"Is it not obvious by now that all through this narrative of the formation of the Jesus community the means used are unconventional, countercultural, and alien to any person who knows nothing of resurrection?  But once resurrection is introduced into the story, all the ways in which we work have to be rethought, re-imagined, and reworked.  The world's means can no longer be employed for kingdom ends."

5. Hope in Times of Fear by Timothy Keller

I was looking forward to this new book.  It wasn't what I expected, but I'm happy that it is what it is.  Keller's writing about Easter and Resurrection ended up being timed to both a worldwide pandemic as well as his own personal battle with what appears to be terminal cancer.  Far from triumphalistic, he spends a lot of time developing how a strength-in-weakness or death-before-resurrection parabola is so central to the Biblical story.  I also can't help plugging Keller's article in The Atlantic.  I'm so glad that he got to write this book.

"The Bible's teaching is that the road to the best things is not through the good things but usually through the hard things...if we remember this, we can face anything."

6. The Final Solution by Michael Chabon

This book, recommended to me by Brian Beise, is a short detective novel which never says that it's about a 90-year old Sherlock Holmes pulling himself out of retirement for one final case, but it nevertheless obviously is about that.  The writing is great.  The restraint in never actually saying what is so obviously true is maybe the most worth savoring.

7. Prayer in the Night by Tish Harrison Warren

This book just picked up Christianity Today's Book of the Year Award (second time for her after Liturgy of the Ordinary).  It's a truly fantastic look at finding hope in the darkness, using a Compline prayer from the Book of Common Prayer as the skeleton for the book structure.  Friends have pointed out how much they feel this book is similar in theme to my own, and I definitely agree.  The gift of this book, for me, was getting to read the same thoughts I needed to write in a fresh voice different from my own.  I've already read two other books from her bibliography.

"Christian discipleship is a lifetime of training in how to pay attention to the right things."

8. The Storm-Tossed Family by Russell Moore

Having greatly appreciated Moore's voice on a lot of current events, I wanted to read one of his books.  I was somewhat surprised to see this one themed around family, since I had mostly encountered him talking about public policy and such.  It's absolutely brilliant and insightful, taking Family off the pedestal where many have put it, and placing it rightfully under Christ's lordship so that it can be more than what it could be as a merely disordered love.  I suppose a good part of my affinity for this work was my identification with Moore's own personality in family life, so I'm thankful that he was that personal in his writing.

"What is meant for [something] to be good...would be for it to go according to my own plan.  I was deeply and profoundly stupid."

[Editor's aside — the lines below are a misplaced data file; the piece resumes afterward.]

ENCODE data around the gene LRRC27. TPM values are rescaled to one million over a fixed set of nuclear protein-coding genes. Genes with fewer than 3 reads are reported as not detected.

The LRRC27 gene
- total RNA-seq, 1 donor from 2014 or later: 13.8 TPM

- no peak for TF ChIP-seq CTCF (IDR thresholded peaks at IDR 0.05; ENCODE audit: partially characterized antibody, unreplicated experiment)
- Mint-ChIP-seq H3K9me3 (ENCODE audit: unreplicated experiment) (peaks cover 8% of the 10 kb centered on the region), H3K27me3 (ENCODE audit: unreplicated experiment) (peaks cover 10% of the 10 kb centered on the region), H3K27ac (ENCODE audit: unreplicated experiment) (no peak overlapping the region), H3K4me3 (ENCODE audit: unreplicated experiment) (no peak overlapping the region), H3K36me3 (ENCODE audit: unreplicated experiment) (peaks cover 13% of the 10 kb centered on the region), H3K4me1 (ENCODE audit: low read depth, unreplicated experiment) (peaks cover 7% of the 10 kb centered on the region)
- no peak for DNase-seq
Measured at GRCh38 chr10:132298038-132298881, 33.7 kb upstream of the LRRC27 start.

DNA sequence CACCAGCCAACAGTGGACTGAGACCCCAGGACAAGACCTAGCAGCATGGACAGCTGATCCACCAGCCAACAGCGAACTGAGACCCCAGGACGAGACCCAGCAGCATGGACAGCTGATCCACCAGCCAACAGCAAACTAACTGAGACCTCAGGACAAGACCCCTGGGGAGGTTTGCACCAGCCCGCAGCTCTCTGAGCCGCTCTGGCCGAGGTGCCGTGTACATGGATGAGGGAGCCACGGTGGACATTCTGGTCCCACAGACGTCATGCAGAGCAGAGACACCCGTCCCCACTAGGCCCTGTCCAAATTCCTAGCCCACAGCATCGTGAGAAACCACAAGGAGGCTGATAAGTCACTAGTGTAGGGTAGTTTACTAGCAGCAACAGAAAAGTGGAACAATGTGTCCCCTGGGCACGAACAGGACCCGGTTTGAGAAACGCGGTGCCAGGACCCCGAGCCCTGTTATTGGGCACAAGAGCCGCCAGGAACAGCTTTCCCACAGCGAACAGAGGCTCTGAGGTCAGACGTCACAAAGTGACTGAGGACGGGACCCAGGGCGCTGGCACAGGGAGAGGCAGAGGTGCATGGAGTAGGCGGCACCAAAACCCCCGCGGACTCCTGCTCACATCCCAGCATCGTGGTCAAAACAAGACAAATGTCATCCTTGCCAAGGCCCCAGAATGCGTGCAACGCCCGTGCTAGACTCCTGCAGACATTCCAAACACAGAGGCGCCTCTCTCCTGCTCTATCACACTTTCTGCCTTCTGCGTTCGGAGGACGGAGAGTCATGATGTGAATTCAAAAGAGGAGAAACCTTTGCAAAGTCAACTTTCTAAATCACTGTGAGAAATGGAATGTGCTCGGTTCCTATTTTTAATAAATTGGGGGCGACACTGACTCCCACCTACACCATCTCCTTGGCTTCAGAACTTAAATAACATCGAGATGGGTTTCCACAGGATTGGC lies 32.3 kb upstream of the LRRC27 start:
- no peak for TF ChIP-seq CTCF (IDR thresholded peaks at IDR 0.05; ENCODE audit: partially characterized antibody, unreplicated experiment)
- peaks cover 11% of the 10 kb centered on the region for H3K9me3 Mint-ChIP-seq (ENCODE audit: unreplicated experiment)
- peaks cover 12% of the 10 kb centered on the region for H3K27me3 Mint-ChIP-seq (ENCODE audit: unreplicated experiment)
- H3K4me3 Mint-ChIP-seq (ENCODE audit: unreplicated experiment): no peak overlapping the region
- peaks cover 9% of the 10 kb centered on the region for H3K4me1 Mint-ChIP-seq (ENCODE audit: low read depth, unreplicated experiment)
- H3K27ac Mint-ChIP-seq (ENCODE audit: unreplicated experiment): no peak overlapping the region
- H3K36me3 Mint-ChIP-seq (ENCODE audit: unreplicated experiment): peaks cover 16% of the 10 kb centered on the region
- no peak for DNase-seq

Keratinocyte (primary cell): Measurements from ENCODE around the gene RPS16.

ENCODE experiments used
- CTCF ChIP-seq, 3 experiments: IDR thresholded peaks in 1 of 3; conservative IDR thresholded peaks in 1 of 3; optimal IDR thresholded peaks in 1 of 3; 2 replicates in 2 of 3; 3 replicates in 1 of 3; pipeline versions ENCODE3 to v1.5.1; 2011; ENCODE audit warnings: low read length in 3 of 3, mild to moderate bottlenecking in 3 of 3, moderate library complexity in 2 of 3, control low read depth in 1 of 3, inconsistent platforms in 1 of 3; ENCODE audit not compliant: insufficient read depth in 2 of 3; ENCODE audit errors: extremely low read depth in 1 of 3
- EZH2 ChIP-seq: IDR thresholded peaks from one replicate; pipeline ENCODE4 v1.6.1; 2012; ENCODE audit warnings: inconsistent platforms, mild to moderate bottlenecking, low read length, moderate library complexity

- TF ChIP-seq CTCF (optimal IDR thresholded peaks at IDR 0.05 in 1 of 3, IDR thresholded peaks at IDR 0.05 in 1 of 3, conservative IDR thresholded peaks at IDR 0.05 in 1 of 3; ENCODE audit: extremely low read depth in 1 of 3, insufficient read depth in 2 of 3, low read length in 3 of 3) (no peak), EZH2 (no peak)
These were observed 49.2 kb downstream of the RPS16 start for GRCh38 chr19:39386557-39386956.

9. The Invention of Wings by Sue Monk Kidd

Rachel's family had a family reunion in Charleston, where I had never been, and this was a read to accompany that new place.  It's an epic tale following the stories of a budding woman abolitionist and a young slave girl in South Carolina in the first half of the 19th century.

10. Stargirl by Jerry Spinelli

Maggie was so taken with this one, that I wanted to read it myself.  I've loved Spinelli ever since reading Maniac Magee in 4th grade.  The storytelling is good, but ultimately this book rises on the main character of Stargirl.  It's a story of non-conformity, but unlike a lot of such stories (e.g. Timmy Failure), the non-conformity is ultimately self-giving love, and it's beautiful and sad as such stories probably always are.

There is a sequel, which is pretty good, but Rachel proposed a better idea for a sequel.  There is also a Disney+ movie, and I don't think I want to see it.

(our Newbery Rank list here)

The 100th Newbery Medal was award to Tae Keller for How to Trap a Tiger, which is a story of a young Korean-American girl (and her sister) coping with the pending death of their grandmother, who adheres to a number of traditional Korean beliefs.  The writing is quite good, and probably the best plot achievement is how the reader is suspended for quite a long time about how much magic is really going on in the story. Not a home run in my book (still waiting for a year when the Newbery is a top 10 read for me), but a great book.

*At the end of the book, there is a very brief mention of the teenage sister being in a same-sex relationship.  It seems completely extraneous to the story, but the casual normality of it was likely the author's point.  I leave it to the reader to decide.


Maggie Writes!

Maggie has taken to writing fan fiction novellas.  You can find them here.

(I'm linking this because FB is disallowing me to link directly to her page.  Which is really weird.)


The 10 Best Books I Read in 2020


For the second year in a row, I kept a list of all the books I read in 2020.  Just like last year, this affords me the opportunity here at the end of the year to look back and recognize my ten favorites.  

1. A Grace Disguised by Jerry Sittser